Monday, March 23, 2009

The Public-Public-Public-Public-Public-Public-Public-Public-Public-Public-Public-Public-Private Investment Partnership

Timothy Geithner's plan to get money to the banks was released today. One of the guiding principles is:
Maximizing the Impact of Each Taxpayer Dollar: First, by using government financing in partnership with the FDIC and Federal Reserve and co-investment with private sector investors, substantial purchasing power will be created, making the most of taxpayer resources.

But when you get into the details, you find the plan is for 50/50 public/private equity supported by 6:1 leveraged borrowing from the public sector. That means 12 dollars of public money goes in for every 1 dollar of private money, making this the PPPPPPPPPPPPPIP of the title. So, does Geithner actually believe that this is making the most of taxpayer resources? I have to grant that he seems to believe CDO's of mezzanine subprime MBS tranches are "undervalued", which is even less plausible. Foolish or dishonest? You decide.

In the "Legacy Securities Program" Geithner continues to promise he'll develop a plan - someday.

Borrowers will need to meet eligibility criteria. Haircuts will be determined at a later date and will reflect the riskiness of the assets provided as collateral. Lending rates, minimum loan sizes, and loan durations have not been determined. These and other terms of the programs will be informed by discussions with market participants. However, the Federal Reserve is working to ensure that the duration of these loans takes into account the duration of the underlying assetsBorrowers will need to meet eligibility criteria.

Yes, Geithner has known that we have a lot of bad loans since at least the fall of Bear Stearns a year ago. Yes, he has been involved in multiple negotiations trying to save companies loaded with bad debt over the past year. Yes, he has supposedly been working hard on this for at least 4 months.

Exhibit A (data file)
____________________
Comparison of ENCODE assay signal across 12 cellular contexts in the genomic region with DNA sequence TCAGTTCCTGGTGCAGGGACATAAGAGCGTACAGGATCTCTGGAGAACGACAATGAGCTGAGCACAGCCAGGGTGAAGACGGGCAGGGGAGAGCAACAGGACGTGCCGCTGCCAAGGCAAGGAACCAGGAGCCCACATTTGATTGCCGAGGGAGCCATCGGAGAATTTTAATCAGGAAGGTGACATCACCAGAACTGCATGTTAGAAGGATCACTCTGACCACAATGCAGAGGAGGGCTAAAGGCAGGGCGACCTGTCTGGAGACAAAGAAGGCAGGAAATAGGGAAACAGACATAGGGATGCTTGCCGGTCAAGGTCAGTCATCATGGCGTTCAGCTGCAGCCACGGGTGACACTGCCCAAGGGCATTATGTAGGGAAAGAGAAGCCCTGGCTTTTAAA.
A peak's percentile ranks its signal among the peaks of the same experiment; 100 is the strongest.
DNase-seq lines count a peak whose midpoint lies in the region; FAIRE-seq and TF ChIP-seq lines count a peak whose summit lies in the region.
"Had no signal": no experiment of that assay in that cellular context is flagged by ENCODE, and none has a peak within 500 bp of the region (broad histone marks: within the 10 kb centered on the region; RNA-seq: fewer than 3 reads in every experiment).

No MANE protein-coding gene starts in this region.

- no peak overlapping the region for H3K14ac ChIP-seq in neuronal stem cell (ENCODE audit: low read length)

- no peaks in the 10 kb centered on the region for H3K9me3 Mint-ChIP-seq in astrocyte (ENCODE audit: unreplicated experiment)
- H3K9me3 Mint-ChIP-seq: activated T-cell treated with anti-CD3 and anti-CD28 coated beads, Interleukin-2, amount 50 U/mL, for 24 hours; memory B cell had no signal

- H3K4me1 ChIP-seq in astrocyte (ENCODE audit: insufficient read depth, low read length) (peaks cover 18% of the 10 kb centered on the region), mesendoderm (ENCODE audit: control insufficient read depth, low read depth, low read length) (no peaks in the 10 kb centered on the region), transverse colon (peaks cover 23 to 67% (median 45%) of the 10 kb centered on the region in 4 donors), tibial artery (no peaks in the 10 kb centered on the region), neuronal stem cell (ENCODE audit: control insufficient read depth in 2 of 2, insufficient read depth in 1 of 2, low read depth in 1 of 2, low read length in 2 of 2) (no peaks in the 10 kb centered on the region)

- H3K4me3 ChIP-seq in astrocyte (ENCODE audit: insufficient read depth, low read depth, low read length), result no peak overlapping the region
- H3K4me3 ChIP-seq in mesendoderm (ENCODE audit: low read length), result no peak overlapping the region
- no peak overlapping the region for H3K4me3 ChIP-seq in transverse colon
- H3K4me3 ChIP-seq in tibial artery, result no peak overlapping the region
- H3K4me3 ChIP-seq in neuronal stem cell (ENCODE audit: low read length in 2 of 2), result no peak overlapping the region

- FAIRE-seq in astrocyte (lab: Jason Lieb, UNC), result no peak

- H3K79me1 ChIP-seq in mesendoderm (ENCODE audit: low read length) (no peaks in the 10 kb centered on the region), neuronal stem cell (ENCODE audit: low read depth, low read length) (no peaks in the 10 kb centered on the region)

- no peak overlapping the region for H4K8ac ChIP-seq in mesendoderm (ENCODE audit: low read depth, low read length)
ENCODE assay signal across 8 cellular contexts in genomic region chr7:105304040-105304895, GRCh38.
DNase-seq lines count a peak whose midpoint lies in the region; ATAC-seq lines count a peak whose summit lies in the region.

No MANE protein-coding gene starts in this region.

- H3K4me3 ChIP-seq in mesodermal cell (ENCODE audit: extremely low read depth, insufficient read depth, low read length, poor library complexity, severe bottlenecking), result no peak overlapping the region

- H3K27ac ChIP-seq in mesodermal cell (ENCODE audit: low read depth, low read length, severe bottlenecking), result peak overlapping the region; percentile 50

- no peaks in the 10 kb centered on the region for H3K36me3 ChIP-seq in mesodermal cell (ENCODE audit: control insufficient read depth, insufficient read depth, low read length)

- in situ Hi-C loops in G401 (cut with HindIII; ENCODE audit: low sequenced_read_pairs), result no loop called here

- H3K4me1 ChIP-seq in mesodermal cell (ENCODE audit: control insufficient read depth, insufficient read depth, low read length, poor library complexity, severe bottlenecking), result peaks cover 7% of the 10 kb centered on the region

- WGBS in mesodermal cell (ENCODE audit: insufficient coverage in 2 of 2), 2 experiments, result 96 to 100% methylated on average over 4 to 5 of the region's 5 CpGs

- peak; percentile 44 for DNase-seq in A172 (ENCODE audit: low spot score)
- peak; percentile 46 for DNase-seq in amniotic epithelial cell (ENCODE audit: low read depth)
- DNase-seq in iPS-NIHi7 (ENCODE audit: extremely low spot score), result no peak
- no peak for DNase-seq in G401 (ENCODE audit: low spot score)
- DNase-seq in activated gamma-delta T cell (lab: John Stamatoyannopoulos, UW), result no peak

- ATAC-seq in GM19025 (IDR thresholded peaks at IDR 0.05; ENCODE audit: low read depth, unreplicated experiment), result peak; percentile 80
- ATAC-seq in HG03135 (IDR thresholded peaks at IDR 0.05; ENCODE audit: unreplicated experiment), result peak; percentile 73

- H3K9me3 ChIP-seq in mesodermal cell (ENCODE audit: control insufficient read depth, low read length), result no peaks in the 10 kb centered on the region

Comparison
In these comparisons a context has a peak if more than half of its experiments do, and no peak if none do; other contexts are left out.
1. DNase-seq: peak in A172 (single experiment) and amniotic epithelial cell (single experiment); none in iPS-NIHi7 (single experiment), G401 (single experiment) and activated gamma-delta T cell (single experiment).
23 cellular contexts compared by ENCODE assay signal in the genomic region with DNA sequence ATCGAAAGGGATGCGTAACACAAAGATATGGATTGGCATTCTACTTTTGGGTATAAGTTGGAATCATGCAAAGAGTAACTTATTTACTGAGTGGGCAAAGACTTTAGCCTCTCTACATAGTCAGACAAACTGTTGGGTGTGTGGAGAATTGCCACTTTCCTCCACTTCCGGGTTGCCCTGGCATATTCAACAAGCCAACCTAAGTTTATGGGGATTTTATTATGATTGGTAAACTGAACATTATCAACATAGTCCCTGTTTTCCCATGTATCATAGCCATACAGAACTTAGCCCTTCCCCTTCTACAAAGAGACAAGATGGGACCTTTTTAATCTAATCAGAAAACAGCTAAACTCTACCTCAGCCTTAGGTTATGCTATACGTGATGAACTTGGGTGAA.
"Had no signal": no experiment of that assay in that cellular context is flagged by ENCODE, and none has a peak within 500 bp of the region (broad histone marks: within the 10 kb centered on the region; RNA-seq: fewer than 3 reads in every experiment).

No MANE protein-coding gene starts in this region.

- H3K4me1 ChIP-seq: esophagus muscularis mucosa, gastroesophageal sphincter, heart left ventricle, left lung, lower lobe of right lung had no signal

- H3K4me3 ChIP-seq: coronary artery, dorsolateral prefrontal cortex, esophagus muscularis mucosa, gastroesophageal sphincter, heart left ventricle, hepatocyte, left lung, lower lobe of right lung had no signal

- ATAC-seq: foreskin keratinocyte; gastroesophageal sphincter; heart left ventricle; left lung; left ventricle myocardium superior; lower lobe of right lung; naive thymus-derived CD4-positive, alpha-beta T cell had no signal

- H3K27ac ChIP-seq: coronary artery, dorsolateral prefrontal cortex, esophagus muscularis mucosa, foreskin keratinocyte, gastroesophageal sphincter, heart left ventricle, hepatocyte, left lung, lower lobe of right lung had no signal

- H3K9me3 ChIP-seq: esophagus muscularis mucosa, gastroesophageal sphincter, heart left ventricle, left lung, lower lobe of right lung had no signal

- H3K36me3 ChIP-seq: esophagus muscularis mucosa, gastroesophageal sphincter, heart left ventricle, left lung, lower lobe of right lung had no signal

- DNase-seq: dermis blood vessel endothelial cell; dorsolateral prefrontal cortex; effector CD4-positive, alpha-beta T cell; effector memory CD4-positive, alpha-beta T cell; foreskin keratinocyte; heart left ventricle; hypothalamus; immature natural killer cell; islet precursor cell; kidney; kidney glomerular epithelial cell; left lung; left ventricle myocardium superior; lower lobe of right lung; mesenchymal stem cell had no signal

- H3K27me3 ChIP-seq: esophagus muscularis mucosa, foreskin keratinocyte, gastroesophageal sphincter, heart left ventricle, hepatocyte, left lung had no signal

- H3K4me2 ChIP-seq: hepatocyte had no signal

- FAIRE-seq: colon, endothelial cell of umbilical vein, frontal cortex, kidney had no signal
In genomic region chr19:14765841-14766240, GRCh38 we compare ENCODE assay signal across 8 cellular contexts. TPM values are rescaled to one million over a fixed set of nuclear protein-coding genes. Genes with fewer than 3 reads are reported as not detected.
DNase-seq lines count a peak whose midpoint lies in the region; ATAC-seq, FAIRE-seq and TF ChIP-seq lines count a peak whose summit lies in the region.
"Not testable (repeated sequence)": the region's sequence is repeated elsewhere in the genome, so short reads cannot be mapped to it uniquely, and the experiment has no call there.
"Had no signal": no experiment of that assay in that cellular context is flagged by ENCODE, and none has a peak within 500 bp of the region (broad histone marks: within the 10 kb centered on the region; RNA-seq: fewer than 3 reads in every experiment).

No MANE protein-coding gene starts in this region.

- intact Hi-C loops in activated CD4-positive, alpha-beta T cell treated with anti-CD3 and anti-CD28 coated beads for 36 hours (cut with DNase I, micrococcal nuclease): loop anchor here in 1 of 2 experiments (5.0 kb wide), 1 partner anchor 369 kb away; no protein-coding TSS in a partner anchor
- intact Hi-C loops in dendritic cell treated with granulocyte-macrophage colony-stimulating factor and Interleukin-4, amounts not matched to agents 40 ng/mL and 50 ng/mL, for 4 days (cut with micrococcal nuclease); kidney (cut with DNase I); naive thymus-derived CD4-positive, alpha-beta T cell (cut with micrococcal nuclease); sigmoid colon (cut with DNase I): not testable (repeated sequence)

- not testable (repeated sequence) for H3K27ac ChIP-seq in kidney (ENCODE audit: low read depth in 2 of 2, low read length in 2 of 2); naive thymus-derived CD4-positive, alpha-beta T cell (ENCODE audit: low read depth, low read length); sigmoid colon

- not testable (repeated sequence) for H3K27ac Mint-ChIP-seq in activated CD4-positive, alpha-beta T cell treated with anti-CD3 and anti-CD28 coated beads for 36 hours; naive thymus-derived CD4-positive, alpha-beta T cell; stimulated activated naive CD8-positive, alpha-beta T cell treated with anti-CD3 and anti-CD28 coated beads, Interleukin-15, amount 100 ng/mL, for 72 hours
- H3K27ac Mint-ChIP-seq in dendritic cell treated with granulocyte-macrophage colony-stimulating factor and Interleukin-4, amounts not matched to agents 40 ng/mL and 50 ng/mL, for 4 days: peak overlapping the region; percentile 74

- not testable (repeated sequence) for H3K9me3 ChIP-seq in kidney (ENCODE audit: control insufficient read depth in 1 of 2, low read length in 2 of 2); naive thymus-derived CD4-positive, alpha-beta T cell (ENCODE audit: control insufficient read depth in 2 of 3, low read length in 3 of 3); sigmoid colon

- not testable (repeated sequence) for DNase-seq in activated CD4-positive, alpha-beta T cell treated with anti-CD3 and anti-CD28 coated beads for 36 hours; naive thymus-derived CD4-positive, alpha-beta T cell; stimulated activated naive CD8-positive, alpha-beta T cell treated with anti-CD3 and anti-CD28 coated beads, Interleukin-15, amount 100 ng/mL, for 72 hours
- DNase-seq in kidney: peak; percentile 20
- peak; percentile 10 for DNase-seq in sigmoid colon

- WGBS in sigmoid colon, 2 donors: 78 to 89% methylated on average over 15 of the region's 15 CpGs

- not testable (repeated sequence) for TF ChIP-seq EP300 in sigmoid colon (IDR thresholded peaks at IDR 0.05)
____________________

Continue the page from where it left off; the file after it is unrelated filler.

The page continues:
No, that quote is not from the Onion.

Friday, March 20, 2009

The right amount of quantititative easing.

Krugman has a post up expressing approval of the Fed's announced intent to buy 1 trillion in long-term bonds. I'm all for quantitative easing (I wonder what Orwellian instinct causes them to avoid the proper phrase "printing money") but not on this scale. M1 is only about 1.6 billion (and was less that 1.4 last summer) so this is about a 60% increase in the money supply, coming on the heels of some significant printing in Q3-Q4 2008. Crudely, you'd expect about 60% inflation from this and that's far too much. As Krugman points out, the prices of these bonds will drop as the economy recovers and interest rates decrease. So even if the Fed pulls back as hard as it can in a year or so we're still left with about a 15% increase and I very much doubt the Fed will pull back even that hard as IMO that would throw us into a depression.

I think a better guide would be to print enough money, excuse me, "quantitatively ease" enough, to keep the leading indicators moderately positive. That should be enough to get us out of recession without risking the worst inflationary shock since the Constitution was written.

Friday, March 6, 2009

Tranche warfare, in earnest.

I have seen some discussions about how differing interests of differing tranches could potentially lead to some pathological results, but here's a real example : Carrington Investment Partners LP vs. American Home Mortgage Servicing.

Carrington bought some junior tranches that apparently have the right to control disposal of REOs in the pool (there are legal fights now over whether they do). As long as the REOs aren't sold, the junior tranche gets its scheduled payment. Once the REO is sold, the proceeds are dived starting from the seniormost tranche, which in this case will leave Carrington's tranches in the cold.

So Carrington is trying to force the servicer to keep the REOs, unsold, presumably until they rot into uselessness. Sure that screws over the senior tranches, nearby homeowners, and the economy as a whole, but hey! a hedge fund has to make a buck! Go free market!